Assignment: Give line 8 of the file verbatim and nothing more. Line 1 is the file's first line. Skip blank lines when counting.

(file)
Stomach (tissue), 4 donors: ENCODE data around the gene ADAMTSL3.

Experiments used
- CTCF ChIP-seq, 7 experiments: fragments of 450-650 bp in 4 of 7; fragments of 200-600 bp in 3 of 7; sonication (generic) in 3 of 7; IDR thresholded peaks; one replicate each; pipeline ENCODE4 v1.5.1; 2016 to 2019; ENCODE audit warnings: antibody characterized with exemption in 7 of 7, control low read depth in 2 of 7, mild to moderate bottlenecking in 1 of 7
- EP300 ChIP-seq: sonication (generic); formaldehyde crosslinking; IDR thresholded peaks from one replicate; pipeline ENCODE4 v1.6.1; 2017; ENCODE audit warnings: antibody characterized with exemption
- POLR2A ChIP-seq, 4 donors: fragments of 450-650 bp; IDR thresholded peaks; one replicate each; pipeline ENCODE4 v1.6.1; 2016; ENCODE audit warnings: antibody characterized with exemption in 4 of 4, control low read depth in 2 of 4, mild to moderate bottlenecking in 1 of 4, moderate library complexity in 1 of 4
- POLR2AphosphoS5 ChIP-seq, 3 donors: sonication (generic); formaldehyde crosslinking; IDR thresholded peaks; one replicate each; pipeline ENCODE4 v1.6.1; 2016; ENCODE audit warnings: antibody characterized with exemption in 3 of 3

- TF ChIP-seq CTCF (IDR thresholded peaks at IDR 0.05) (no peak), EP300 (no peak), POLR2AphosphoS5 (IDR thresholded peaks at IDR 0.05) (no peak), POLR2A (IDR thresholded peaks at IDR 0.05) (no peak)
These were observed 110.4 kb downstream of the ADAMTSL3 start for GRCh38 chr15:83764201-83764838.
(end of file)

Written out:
These were observed 110.4 kb downstream of the ADAMTSL3 start for GRCh38 chr15:83764201-83764838.